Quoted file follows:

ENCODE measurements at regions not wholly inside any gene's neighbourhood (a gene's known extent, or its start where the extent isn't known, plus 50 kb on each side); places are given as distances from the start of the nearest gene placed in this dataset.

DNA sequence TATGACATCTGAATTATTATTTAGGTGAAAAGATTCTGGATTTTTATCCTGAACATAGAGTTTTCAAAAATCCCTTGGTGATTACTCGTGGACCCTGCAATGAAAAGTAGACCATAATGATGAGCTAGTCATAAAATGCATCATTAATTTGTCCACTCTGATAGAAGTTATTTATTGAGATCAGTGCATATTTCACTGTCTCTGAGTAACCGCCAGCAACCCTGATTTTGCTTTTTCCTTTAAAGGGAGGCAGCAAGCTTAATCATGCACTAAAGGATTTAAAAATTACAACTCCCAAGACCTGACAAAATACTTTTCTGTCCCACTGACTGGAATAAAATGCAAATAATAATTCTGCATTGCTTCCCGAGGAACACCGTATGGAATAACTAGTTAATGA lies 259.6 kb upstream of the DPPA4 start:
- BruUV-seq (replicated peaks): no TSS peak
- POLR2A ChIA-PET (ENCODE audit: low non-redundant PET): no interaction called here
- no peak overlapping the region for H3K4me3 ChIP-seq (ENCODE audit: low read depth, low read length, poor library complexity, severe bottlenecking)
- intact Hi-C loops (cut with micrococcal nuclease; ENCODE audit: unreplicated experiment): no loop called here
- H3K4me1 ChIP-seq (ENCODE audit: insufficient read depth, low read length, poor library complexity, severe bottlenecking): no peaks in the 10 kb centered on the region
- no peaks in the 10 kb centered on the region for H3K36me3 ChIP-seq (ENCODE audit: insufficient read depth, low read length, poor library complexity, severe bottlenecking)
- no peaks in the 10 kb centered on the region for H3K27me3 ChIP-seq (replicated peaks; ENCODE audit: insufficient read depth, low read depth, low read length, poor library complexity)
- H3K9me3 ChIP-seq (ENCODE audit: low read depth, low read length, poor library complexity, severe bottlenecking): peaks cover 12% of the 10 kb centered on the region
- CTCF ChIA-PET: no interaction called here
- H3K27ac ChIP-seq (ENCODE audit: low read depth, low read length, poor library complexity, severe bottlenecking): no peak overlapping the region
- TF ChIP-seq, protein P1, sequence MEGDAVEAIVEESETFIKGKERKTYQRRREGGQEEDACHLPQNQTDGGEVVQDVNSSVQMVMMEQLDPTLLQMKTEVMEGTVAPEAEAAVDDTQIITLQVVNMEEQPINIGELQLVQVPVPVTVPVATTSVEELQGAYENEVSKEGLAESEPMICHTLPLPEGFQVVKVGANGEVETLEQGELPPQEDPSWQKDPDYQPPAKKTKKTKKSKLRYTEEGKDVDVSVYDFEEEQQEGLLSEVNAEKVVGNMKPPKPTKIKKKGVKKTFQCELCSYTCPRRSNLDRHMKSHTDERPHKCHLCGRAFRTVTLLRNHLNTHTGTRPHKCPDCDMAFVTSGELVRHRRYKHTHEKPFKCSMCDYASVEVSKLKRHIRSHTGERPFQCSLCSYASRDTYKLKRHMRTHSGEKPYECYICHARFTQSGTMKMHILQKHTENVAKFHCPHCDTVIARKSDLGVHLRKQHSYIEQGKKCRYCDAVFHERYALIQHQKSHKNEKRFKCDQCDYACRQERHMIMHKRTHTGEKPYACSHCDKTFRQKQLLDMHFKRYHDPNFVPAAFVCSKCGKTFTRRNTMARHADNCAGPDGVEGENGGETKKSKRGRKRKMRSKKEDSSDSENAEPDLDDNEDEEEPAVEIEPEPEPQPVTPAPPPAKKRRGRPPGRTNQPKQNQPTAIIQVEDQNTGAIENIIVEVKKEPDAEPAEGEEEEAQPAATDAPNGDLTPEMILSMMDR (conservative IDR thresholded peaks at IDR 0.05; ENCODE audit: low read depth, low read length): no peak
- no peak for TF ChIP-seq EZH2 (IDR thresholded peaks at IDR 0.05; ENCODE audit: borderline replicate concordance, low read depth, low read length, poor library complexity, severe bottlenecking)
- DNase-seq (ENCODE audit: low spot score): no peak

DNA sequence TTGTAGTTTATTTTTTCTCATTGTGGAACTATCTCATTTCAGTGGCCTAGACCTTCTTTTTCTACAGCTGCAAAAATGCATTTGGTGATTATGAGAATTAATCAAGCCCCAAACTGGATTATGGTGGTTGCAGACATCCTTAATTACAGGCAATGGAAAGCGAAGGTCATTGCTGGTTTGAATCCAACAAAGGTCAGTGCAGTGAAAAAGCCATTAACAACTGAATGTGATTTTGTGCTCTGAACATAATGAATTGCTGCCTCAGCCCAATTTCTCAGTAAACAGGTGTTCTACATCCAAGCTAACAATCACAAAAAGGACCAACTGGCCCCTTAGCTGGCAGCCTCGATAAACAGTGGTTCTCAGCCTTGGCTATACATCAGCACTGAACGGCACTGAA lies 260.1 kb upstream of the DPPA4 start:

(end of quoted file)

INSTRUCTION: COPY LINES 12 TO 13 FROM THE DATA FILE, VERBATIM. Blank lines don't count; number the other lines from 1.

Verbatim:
- H3K27ac ChIP-seq (ENCODE audit: low read depth, low read length, poor library complexity, severe bottlenecking): no peak overlapping the region
- TF ChIP-seq, protein P1, sequence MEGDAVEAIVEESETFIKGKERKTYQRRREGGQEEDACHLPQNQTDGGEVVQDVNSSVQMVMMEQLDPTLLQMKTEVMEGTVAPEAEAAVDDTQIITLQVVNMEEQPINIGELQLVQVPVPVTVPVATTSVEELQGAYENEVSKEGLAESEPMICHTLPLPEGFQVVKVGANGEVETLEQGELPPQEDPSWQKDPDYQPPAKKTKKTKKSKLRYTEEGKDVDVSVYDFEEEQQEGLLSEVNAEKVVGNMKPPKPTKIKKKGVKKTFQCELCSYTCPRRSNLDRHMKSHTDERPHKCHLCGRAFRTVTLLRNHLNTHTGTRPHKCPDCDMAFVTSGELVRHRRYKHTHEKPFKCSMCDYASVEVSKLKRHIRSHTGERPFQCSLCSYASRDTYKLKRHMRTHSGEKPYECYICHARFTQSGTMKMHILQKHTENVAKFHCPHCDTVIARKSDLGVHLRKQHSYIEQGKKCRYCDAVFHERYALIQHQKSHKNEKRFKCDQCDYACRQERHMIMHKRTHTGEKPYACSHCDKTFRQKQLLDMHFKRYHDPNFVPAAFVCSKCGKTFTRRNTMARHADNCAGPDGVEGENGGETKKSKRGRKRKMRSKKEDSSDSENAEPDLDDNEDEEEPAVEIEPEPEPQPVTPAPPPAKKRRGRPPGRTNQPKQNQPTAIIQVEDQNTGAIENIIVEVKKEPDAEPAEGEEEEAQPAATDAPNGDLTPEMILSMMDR (conservative IDR thresholded peaks at IDR 0.05; ENCODE audit: low read depth, low read length): no peak